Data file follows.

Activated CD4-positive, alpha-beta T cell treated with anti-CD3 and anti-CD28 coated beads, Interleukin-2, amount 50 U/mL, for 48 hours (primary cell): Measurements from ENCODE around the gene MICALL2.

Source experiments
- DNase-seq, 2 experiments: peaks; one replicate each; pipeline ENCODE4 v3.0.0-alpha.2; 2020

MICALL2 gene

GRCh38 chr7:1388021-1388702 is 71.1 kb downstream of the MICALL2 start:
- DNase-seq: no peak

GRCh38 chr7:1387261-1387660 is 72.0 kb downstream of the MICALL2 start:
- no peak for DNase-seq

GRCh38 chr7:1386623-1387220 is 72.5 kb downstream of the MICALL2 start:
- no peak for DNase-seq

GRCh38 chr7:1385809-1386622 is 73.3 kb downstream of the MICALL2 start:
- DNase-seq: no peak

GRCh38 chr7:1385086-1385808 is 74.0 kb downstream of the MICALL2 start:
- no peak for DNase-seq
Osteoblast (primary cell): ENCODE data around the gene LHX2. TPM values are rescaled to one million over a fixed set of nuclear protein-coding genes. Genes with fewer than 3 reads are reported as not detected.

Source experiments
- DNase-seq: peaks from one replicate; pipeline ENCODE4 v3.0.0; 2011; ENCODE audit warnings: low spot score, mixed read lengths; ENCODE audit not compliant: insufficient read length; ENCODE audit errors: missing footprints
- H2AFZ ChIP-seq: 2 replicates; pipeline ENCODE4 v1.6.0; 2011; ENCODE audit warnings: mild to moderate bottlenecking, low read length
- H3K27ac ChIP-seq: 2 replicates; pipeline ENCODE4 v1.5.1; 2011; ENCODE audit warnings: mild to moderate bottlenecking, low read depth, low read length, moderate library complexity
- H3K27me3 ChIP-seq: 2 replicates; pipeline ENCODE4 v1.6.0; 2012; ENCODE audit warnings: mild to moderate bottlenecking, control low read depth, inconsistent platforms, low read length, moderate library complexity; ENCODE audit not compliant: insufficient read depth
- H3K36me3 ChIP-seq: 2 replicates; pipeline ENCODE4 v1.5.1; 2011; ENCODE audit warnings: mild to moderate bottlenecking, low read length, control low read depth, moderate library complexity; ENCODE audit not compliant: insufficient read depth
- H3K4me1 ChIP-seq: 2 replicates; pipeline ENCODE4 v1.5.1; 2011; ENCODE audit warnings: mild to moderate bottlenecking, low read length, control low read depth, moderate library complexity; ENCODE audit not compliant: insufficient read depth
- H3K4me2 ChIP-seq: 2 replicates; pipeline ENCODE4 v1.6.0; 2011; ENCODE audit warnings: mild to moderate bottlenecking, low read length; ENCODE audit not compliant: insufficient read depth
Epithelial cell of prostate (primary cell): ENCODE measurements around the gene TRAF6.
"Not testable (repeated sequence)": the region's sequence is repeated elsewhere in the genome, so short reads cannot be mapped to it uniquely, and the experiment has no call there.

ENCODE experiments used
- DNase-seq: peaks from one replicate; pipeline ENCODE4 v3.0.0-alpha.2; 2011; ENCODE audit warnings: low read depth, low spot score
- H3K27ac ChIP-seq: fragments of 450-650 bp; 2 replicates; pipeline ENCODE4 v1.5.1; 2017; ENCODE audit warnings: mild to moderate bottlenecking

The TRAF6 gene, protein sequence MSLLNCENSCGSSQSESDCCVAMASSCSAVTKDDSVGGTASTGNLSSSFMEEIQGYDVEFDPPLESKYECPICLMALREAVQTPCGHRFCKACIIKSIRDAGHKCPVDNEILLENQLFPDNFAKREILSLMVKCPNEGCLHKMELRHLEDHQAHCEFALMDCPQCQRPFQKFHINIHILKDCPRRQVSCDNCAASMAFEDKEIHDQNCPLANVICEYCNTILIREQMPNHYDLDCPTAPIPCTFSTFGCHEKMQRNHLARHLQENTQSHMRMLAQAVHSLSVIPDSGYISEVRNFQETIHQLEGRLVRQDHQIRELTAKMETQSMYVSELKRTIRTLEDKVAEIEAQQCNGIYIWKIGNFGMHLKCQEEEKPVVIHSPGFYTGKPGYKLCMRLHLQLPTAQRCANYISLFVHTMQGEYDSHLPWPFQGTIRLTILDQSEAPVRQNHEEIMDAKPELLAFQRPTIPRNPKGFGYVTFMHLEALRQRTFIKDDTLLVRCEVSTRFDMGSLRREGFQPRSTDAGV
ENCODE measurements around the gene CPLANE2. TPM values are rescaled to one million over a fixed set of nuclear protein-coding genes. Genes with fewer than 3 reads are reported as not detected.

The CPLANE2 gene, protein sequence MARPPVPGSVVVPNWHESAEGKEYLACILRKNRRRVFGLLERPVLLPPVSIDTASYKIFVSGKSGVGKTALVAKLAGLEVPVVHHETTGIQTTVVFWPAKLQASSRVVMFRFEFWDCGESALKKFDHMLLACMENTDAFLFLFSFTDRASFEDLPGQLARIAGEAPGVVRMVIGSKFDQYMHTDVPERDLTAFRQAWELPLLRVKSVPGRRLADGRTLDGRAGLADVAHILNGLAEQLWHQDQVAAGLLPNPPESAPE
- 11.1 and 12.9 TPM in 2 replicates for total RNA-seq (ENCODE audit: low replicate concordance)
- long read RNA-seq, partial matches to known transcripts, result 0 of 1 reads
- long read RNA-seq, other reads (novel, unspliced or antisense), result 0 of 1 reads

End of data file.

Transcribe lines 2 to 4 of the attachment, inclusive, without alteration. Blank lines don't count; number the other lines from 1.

Source experiments
- DNase-seq, 2 experiments: peaks; one replicate each; pipeline ENCODE4 v3.0.0-alpha.2; 2020

MICALL2 gene